15. Patel TK, Bhabhor PH, Desai N, Shah S, Patel PB, Vatsala E, et al. Adverse drug reactions in a psychiatric department of tertiary care teaching hospital in India: Analysis of spontaneously reported cases. Asian J Psychiatr. 2015;17:42-9.
16. Harichandran DT, Viswanathan MT, Gangadhar R. Adverse drug reactions among hospitalized patients in psychiatry department in a tertiary care hospital. J Health Res Rev. 2016;3:77-80.
17. Chakravarty P, Neog P, Dewan B. Study of adverse drug reactions of atypical antipsychotic drugs in the department of psychiatry in a tertiary care hospital of Assam. Open J Psychiatry Allied Sci. 2017;8:24-8.
18. Central Drugs Standard Control Organization. Adverse drugs reaction reporting form [Internet]. Director General of Health Services, Ministry of Health and Family Welfare, Government of India; 2016 Feb 2 [cited 2017 Apr 16]. Available from: http://www.cdsco.nic.in/forms/SearchMore.aspx?Id=12
19. Naranjo CA, Busto U, Sellers EM, Sandor P, Ruiz I, Roberts EA, et al. A method for estimating the probability of adverse drug reactions. Clin Pharmacol Ther. 1981;30:239-45.
20. The Uppsala Monitoring Centre. The use of the WHO–UMC system for standardised case causality assessment [Internet]. [cited 2017 Apr 16]. Available from: https://www.who-umc.org/media/2768/standardised-case-causality-assessment.pdf
21. Hartwig SC, Siegel J, Schneider PJ. Preventability and severity assessment in reporting adverse drug reactions. Am J Hosp Pharm. 1992;49:2229-32.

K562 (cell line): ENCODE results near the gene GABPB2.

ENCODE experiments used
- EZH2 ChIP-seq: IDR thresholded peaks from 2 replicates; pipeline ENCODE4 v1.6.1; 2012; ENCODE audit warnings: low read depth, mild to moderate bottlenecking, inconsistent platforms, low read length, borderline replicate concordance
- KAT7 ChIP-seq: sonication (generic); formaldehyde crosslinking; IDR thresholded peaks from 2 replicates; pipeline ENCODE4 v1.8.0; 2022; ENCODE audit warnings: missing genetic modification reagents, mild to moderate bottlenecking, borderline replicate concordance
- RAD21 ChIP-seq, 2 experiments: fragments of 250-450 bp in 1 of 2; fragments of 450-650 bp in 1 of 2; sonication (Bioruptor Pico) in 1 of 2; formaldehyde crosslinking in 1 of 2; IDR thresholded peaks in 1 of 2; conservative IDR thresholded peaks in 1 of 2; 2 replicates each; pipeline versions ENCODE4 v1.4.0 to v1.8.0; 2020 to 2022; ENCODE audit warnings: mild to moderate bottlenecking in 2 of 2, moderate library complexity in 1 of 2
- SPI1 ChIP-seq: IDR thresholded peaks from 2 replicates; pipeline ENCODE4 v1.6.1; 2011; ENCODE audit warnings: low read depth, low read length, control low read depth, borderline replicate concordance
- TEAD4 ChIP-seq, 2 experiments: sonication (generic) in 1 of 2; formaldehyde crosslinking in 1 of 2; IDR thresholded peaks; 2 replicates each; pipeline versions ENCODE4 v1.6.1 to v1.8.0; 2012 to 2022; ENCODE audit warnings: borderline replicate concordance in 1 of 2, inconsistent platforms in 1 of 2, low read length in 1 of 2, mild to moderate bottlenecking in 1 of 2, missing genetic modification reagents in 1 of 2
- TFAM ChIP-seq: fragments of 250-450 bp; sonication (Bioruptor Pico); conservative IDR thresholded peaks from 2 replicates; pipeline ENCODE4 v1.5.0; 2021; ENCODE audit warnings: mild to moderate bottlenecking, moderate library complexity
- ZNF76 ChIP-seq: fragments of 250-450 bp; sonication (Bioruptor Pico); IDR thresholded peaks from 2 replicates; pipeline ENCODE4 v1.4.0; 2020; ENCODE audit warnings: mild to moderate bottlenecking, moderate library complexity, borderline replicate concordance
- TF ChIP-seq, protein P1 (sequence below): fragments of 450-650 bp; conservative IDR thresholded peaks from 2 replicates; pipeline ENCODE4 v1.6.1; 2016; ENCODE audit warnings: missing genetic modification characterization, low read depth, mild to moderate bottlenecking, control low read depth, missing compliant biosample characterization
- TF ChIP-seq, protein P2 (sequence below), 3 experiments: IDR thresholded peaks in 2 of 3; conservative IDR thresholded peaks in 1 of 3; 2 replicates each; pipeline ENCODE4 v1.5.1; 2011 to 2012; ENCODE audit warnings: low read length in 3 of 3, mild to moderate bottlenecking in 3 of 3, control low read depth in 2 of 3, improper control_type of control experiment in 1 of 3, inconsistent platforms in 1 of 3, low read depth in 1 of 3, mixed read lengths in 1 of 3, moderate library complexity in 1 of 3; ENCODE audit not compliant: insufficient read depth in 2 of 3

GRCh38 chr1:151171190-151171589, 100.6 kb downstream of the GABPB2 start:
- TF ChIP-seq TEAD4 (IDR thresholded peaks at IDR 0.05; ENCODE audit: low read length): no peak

22. Nehlar G. WHO-adverse reaction terminology (WHO-ART). In: Dictionary of pharmaceutical medicine [Internet]. Springer Vienna; 2009 [cited 2017 Apr 16]: 192-3. Available from: https://link.springer.com/chapter/10.1007%2F978-3-211-89836-9_1467
23. Prueksaritanond S, Tubtimtes S, Pumkompol T, Sukying C. Psychotropic drug prescribing in the family medicine out-patient clinic, Ramathibodi Hospital. J Med Assoc Thai. 2009;92:266-72.
24. Paul PK, Konwar M, Das S. To study the prescribing pattern of antipsychotic drugs in a tertiary care hospital of Assam. Int J Pharm Sci. 2014;6:435-7.
25. Sarkar P, Chakraborty K, Misra A, Shukla R, Swain SP. Pattern of psychotropic prescription in a tertiary care center: a critical analysis. Indian J Pharmacol. 2013;45:270-3.
26. Lucca JM, Madhan R, Parthasarathi G, Ram D. Identification and management of adverse effects of antipsychotics in a tertiary care teaching hospital. J Res Pharm Pract. 2014;3:46-50.
27. Greil W, Häberle A, Schuhmann T, Grohmann R, Baumann P. Age and adverse drug reactions from psychopharmacological treatment: data from the AMSP drug surveillance programme in Switzerland. Swiss Med Wkly. 2013;143:w13772.
28. Bell S, McLachlan AJ, Aslani P, Whitehead P, Chen TF. Community pharmacy services to optimise the use of medications for mental illness: a systematic review. Aust New Zealand Health Policy. 2005;2:29.
Singh H, Yacob M, Sabu L, K Mamatha. Adverse drug reactions monitoring of psychotropic drugs: a tertiary care centre study. Open J Psychiatry Allied Sci. 2017;8:136-40. doi: 10.5958/2394-2061.2017.00009.X. Epub 2017 Apr 28.
Source of support: Nil. Declaration of interest: None.
This work is licensed under a Creative Commons Attribution-ShareAlike 4.0 International License.